Ways to contribute: You can make a general donation directly to Zero Waste Europe on their website or donate specifically to their Environmenstrual Week Campaign. You can also support their work by volunteering or joining one of their campaigns to take action toward a zero waste future.
Global Links: Sharing Surplus. Saving Lives.
Global Links was founded in 1989 by three individuals to match the demands of public health systems in underserved regions by recycling surplus medical equipment from US hospitals. Today, they develop corporate projects and get in-depth information about the health situation of the areas they serve.
“Sharing surplus rescued from US healthcare system.”Global Links
What they do: Global Links runs a medical surplus recovery program that offers U.S. hospitals and local communities an environmentally responsible alternative to disposing of surplus supplies and furniture by donating them to those in need. Individuals can also donate home surplus medical materials. Also, they run an international medical aid program to invest in projects that improve health in places with few resources, especially in Latin America and the Caribbean. Similarly, their domestic medical aid programs enhance the health, dignity, mobility, and independence of neighboring areas by supporting safety net organizations that assist vulnerable populations in Pennsylvania and the surrounding regions. They also use their community engagement program (outreach and volunteer work) to give people in need a safe and educational place to do practical or virtual services.
What they’ve achieved: Since their founding, Global Links has rescued more than 295 tons of surplus from disposal, donated over 5,410 personal care kits to 48 local organizations, and donated over 1.6 million protective items. Their work has impacted over 1 million lives globally and served over 1,100 local agencies, schools, and childcare centers.
Soles4souls: Turning Shoes and Clothing into Opportunity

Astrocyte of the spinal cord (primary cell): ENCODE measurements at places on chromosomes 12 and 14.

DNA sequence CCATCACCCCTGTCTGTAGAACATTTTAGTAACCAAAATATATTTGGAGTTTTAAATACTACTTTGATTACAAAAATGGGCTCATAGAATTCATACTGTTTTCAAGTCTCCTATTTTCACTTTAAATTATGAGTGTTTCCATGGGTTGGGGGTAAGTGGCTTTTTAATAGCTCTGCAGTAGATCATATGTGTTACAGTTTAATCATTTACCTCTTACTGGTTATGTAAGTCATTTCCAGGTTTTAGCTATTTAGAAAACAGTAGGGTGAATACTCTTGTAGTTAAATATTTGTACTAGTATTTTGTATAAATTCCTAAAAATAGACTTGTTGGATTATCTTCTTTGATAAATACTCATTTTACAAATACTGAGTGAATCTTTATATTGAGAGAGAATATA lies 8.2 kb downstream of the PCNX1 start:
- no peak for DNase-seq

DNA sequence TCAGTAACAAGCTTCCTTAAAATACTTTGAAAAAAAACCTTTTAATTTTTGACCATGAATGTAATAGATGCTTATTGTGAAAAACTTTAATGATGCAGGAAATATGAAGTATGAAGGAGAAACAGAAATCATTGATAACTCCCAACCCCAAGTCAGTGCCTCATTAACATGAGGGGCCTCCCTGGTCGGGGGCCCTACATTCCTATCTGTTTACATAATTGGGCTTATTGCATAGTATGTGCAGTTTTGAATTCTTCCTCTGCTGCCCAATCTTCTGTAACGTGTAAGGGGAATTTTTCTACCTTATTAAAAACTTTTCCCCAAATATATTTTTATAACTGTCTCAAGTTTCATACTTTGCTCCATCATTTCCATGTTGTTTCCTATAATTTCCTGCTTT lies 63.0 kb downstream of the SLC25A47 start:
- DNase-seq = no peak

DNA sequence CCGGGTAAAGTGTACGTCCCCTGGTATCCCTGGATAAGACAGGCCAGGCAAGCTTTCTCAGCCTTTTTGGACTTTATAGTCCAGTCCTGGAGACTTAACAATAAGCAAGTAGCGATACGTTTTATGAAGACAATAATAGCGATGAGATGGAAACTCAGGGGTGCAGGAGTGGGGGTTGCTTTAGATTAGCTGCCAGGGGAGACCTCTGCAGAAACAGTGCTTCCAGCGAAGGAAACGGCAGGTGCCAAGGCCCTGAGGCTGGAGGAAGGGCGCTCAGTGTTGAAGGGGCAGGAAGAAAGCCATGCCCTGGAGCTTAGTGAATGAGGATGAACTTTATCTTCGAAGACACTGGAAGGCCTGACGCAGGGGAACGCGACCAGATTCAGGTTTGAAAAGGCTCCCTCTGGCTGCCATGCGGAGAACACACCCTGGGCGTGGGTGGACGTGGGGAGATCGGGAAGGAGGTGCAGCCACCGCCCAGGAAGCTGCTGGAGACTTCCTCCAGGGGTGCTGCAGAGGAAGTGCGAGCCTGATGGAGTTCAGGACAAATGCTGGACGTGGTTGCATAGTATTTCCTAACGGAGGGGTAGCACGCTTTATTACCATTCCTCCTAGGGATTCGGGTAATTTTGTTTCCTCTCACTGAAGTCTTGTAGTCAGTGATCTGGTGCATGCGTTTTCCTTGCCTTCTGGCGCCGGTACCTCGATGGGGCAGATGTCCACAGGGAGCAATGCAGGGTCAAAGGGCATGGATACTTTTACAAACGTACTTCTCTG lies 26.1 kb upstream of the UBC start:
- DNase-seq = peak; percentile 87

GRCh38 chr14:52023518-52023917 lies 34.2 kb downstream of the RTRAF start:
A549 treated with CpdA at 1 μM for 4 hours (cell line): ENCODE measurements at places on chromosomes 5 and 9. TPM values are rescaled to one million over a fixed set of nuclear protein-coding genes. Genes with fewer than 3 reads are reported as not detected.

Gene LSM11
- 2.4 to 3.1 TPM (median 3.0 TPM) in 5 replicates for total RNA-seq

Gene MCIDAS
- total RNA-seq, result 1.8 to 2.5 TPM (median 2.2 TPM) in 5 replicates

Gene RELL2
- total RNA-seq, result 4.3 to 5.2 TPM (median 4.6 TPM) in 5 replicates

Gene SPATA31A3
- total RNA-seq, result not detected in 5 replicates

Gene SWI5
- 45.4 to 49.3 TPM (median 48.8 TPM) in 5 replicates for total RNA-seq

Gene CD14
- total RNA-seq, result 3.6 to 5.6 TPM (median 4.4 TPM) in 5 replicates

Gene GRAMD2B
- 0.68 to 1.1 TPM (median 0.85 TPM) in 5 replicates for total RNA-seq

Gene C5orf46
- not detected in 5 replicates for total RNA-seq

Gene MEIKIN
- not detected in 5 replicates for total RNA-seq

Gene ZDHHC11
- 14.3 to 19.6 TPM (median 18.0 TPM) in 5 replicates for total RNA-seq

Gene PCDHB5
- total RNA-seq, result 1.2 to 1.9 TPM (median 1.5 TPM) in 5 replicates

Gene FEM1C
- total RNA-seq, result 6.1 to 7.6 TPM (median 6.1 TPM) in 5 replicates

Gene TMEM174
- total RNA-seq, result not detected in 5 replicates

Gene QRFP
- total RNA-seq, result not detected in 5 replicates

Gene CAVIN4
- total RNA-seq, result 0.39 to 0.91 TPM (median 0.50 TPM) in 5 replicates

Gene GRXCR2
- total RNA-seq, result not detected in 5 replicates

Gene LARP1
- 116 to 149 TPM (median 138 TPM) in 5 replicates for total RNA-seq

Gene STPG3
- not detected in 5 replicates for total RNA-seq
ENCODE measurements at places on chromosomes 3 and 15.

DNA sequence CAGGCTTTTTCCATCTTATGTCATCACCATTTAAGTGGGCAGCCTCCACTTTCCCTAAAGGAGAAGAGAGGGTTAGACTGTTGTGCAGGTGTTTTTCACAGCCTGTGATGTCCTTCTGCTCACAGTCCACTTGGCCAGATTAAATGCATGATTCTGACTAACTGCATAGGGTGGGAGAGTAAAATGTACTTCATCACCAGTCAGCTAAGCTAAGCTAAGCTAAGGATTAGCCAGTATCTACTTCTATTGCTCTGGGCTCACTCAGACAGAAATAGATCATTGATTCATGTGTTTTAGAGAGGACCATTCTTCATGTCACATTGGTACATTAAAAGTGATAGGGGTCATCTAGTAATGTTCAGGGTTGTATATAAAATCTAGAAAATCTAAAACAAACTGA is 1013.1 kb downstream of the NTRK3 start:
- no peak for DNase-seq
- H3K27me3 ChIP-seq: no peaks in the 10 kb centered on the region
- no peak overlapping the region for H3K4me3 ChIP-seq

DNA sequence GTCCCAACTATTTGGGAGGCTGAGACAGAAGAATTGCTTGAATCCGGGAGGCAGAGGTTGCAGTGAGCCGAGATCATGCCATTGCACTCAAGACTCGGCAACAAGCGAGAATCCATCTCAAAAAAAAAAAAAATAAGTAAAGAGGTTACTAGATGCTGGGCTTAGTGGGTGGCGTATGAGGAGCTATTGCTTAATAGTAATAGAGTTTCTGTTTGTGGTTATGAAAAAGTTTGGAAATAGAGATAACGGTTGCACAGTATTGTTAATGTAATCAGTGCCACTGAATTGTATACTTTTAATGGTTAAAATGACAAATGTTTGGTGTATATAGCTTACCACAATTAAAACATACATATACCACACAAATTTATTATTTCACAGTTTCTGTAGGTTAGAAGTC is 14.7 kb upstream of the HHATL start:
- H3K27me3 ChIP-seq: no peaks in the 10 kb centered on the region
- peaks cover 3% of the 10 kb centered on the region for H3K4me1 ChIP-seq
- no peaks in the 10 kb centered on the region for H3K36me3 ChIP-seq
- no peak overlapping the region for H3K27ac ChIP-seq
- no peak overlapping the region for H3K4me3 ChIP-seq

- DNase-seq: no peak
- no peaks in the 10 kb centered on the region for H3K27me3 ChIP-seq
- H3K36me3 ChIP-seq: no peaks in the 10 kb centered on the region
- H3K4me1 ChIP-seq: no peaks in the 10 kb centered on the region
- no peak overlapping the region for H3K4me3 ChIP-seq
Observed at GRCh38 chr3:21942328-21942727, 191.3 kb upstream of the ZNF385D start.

Soles4souls was founded in 2005 by Buddy Tester to give unwanted shoes and clothing a second life by donating them to those in need, thereby keeping them from going to waste. Today, the charity also provides relief, creates jobs, and empowers those living in poverty.
Their impact and transparency ratings: Charity Navigator gives Soles4souls a 4-star rating with a perfect score of 100% on Accountability and Transparency.
“We are 4 making a difference.”Soles4souls
What they do: Soles4souls’ 4Opportunity program supports small businesses selling donated shoes and clothing to alleviate poverty. Donating these shoes to those in need instead of having them discarded and ending up in landfills is also part of their 4theplanet program to protect the environment. The donations and revenue they get from their projects enable them to empower women in developing countries to start small businesses by selling shoes. Through their relief program, Soles4souls also distributes new shoes and clothing to those in need. Furthermore, the charity gives homeless American children a confident start to the new school year with athletic shoes that they can use for extracurricular activities.
What they’ve achieved: Since their founding, Soles4souls has been able to save over 73 million pairs of shoes and clothing (accounting for over 80 million pounds of textiles) from going to waste in landfills, and these have been distributed in 129 different countries. They have made a total economic impact of over $475 million.
Ways to contribute: You can donate directly to Soles4souls on their website. Shoes and clothing can also be donated via their website. In addition, you can mark the Giving SHOESday on November 29 by donating to provide children with athletic shoes.
How Can You Select the Best Charities to Support?
The charities on the list are, we deem, the best charities for recycling. However, you may have a particular charity you want to support. Let’s look at what you can do to ensure your contribution has the most significant impact.
- Check out the charity website. Charities that are worthy of your donations are transparent in their mission and their figures. Familiarize yourself with their history, mission, and values. Their website usually is the best place to start.